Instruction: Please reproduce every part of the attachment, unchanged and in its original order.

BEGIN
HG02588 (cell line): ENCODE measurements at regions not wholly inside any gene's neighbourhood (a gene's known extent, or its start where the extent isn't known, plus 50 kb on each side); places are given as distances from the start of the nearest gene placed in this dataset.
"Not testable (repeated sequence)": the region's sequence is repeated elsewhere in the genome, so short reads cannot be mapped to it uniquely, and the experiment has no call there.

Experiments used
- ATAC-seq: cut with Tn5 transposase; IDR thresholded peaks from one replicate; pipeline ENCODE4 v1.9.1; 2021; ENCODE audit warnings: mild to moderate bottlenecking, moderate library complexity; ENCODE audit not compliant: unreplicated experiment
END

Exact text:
HG02588 (cell line): ENCODE measurements at regions not wholly inside any gene's neighbourhood (a gene's known extent, or its start where the extent isn't known, plus 50 kb on each side); places are given as distances from the start of the nearest gene placed in this dataset.
"Not testable (repeated sequence)": the region's sequence is repeated elsewhere in the genome, so short reads cannot be mapped to it uniquely, and the experiment has no call there.

Experiments used
- ATAC-seq: cut with Tn5 transposase; IDR thresholded peaks from one replicate; pipeline ENCODE4 v1.9.1; 2021; ENCODE audit warnings: mild to moderate bottlenecking, moderate library complexity; ENCODE audit not compliant: unreplicated experiment